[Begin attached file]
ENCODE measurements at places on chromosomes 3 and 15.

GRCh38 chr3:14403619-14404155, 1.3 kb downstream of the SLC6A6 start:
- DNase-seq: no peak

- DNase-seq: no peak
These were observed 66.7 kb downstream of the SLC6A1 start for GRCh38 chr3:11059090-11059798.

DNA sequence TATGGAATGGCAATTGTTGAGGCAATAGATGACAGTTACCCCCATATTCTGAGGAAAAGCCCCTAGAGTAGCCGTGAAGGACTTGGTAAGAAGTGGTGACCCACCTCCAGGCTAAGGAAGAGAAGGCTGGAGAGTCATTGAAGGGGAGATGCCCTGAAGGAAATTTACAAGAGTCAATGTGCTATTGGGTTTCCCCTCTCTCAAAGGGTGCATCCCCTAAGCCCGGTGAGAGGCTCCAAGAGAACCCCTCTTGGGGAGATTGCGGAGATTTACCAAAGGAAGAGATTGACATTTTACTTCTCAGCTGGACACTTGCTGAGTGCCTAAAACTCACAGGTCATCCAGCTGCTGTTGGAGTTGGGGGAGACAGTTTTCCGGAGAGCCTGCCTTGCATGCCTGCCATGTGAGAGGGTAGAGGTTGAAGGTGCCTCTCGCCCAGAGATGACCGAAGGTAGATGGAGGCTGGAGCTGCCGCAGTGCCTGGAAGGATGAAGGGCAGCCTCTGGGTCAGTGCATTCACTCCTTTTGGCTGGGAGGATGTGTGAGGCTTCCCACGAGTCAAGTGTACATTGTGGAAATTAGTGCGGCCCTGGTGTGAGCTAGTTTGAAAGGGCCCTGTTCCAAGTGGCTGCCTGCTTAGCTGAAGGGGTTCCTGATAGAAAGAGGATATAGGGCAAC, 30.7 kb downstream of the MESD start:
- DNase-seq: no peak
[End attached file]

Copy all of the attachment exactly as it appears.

ENCODE measurements at places on chromosomes 3 and 15.

GRCh38 chr3:14403619-14404155, 1.3 kb downstream of the SLC6A6 start:
- DNase-seq: no peak

- DNase-seq: no peak
These were observed 66.7 kb downstream of the SLC6A1 start for GRCh38 chr3:11059090-11059798.

DNA sequence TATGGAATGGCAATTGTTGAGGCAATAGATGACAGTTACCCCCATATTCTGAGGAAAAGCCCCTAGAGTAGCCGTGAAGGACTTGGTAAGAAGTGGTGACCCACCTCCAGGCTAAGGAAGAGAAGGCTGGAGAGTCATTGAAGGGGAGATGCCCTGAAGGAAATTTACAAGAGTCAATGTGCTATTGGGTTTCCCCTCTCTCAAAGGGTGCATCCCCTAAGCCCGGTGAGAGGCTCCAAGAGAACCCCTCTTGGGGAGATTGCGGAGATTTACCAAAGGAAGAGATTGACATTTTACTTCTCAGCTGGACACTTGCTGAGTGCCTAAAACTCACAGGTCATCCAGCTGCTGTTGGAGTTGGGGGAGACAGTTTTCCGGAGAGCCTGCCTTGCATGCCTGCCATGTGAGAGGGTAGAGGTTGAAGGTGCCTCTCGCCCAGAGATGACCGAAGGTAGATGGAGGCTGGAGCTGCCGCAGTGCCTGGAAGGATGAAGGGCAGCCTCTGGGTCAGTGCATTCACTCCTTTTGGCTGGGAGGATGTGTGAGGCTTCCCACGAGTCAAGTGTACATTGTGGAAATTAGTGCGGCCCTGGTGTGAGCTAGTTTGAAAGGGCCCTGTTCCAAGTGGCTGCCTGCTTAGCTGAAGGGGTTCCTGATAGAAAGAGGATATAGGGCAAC, 30.7 kb downstream of the MESD start:
- DNase-seq: no peak